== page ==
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The RTC is working fine, but I'm having trouble with the DateTime class. Based on the following test, it seems like its math is wrong.

#include <RTRlib.h>
void loop()
{
    auto ts = TimeSpan(0, 8, 0, 0); // 8 hours
    auto zero = DateTime(0, 0, 0, 0, 0, 0);
    auto alarm = zero + ts;
    Serial.println(String("Zero date: ")+zero.year()+" "+zero.month()+" "+zero.day()+" "+ zero.hour()+":"+zero.minute()+" "+zero.second());
    Serial.println(String("Alarm as timespan: ")+ts.days()+"d "+ ts.hours()+":"+ts.minutes()+" "+ts.seconds());
    Serial.println(String("Alarm date: ")+alarm.year()+" "+alarm.month()+" "+alarm.day()+" "+ alarm.hour()+":"+alarm.minute()+" "+alarm.second());
}

My output is (repeating):

Zero date: 2000 0 0 0:0 0
Alarm as timespan: 0d 8:0 0
Alarm date: 2043 4 30 1:31 44

Also, when creating DateTime(0), I would expect the hours, minutes, and seconds to be zero. That's not the case. What's up with this library, and how did it get to be so popular if it doesn't work?

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    What is the value of alarmTime? – Gerben Apr 17 '18 at 18:35
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    DateTime(0) isn't really supported as the library only works on dates after 2000. DateTime(0) will set the date to 1970, which looking at the source code doesn't work. But almost nobody would care. As for your primary issue, I wouldn't know why it isn't doing what you expect. – Gerben Apr 17 '18 at 18:45
  • Try using the year 2001, just to be sure. – Gerben Apr 17 '18 at 18:46
  • @Gerben My mistake, alarmTime is removed. Thanks for spotting that.And I find it strange that DateTime(0) isn't supported, since that is the default constructor! – piojo Apr 18 '18 at 1:03
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    Any DateTime class will have some limits on the range of dates supported. Unless the practical limits are less that the documented ones, that's not a bug. However, you are right in pointing out that the default constructor is not useful. I just opened an issue on this point. – Edgar Bonet Apr 18 '18 at 13:14
2

You are experiencing the consequences of code that doesn't do sanity checking. The library allows for dates that do not make sense (in addition to giving us all a new reverse-Y2K bug of assuming only dates later than year 2000.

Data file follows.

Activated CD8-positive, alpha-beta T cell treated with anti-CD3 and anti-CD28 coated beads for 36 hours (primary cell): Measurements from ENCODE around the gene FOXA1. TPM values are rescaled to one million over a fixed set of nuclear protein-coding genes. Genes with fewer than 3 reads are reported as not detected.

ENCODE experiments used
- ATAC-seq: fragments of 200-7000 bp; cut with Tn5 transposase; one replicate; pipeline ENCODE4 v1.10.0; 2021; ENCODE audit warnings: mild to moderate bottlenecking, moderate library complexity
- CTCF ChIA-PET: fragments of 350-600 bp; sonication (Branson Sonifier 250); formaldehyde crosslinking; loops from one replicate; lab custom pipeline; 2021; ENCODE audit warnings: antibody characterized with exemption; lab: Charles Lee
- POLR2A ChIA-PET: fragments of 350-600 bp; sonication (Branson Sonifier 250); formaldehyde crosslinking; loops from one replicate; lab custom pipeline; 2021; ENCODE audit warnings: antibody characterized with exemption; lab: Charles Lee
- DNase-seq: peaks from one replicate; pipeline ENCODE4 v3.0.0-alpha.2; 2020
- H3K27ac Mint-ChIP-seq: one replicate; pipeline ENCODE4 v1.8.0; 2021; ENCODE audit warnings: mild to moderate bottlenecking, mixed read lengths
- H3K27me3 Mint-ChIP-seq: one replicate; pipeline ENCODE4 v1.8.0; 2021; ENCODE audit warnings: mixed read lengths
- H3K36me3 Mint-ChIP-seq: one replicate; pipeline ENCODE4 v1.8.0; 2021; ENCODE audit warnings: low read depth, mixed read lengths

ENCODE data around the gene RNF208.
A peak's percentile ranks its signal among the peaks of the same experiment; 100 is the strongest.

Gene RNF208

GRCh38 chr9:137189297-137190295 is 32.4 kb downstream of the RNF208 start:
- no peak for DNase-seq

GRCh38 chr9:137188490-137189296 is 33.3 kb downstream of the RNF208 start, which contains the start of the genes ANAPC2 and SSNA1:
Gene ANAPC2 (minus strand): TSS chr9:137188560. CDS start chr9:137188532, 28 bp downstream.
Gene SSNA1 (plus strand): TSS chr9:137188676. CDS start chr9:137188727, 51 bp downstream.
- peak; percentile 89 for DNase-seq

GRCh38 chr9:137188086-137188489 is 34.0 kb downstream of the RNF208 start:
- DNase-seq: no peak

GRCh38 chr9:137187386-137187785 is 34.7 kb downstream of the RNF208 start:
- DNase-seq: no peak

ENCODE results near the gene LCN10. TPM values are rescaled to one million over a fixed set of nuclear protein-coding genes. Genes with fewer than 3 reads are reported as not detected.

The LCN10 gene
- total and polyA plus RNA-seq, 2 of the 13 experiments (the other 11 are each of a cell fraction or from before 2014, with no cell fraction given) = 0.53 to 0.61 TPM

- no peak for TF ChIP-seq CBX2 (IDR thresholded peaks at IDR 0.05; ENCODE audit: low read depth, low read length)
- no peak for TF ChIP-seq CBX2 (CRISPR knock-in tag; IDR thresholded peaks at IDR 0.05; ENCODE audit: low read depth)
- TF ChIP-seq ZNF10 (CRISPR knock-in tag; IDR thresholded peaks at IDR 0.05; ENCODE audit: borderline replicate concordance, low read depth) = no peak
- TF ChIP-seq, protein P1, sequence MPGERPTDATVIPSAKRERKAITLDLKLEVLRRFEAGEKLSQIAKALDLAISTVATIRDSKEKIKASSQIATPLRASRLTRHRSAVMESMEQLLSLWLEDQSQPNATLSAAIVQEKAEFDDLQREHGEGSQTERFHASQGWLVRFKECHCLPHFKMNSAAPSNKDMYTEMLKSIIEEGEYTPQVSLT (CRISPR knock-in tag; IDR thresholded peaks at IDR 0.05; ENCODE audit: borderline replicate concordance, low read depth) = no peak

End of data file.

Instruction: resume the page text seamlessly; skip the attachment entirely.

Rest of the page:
When you create DateTime(0, 0, 0, 0, 0, 0);, you are saying to use Month 0 and Day 0. Those have no meaning in date calculations, which always assume that the first month is 1 and the first day is 1.

The rest of the library's code assumes valid dates, so when you give it invalid dates, unexpected behavior is to be expected!

Of you only modify your zero assignment to DateTime(0, 1, 1, 0, 0, 0); you will see behavior that is more expected.

  • Thank you, I suspected I was doing something stupid. But that doesn't explain why the other constructor returns dates when given a number of seconds (DateTime(0)). Whether it's seconds since 1970 or 2000 (it should be the former), it does not look like a usage error to use that API for any non-negative argument, yet it does not give a sane date for small numbers. – piojo Apr 18 '18 at 1:28
  • Note that an RTC is meant to track real time, and since year 2000 will never happen again, there is no “reverse-Y2K bug” in that library. Or rather, that's a closed (invalid) bug. It does have a Y2100 bug though, but that's a limitation of the RTC hardware. – Edgar Bonet Apr 18 '18 at 11:54
  • @EdgarBonet The comment above the class definition is, "Simple general-purpose date/time class". It's also not private and not part of a namespace. So no, it's not a real time date class. It's a general purpose date class, which happens to be buggy. Irrespective of the fact that adafruit doesn't want to fix it in their fork. – piojo Apr 18 '18 at 12:19

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